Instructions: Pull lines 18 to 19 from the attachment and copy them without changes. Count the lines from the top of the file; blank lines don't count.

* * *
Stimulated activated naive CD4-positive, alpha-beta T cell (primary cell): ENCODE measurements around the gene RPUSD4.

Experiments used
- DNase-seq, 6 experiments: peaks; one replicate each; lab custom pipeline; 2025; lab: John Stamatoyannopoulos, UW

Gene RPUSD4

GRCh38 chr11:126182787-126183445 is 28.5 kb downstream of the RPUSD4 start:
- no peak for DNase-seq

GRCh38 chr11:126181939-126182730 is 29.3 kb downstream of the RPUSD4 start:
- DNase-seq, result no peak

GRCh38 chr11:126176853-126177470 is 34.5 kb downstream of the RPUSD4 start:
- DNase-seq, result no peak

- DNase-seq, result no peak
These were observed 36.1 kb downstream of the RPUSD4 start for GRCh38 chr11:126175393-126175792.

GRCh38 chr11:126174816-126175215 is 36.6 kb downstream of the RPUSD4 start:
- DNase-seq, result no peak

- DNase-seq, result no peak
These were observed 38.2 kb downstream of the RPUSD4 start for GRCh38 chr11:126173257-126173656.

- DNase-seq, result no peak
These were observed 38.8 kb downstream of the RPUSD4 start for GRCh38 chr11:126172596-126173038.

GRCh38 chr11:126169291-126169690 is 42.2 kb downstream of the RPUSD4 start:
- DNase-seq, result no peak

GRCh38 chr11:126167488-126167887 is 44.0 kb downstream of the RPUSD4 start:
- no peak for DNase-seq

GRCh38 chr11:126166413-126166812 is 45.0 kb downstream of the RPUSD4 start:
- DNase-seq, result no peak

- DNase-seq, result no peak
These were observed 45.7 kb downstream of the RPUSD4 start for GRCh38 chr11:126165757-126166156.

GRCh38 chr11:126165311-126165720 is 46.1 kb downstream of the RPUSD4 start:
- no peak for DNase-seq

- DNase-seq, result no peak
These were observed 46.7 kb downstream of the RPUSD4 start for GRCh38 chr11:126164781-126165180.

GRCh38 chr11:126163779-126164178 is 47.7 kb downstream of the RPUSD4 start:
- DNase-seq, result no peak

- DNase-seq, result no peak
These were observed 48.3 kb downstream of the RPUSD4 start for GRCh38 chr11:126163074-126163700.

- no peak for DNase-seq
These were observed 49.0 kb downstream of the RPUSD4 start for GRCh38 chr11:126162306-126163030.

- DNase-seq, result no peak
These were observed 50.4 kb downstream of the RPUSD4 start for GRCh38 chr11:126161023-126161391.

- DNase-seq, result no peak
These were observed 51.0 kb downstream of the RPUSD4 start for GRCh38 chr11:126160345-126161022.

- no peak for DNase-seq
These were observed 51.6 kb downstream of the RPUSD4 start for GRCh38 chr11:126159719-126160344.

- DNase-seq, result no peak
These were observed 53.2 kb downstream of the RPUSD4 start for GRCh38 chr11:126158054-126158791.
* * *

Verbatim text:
These were observed 38.8 kb downstream of the RPUSD4 start for GRCh38 chr11:126172596-126173038.

GRCh38 chr11:126169291-126169690 is 42.2 kb downstream of the RPUSD4 start: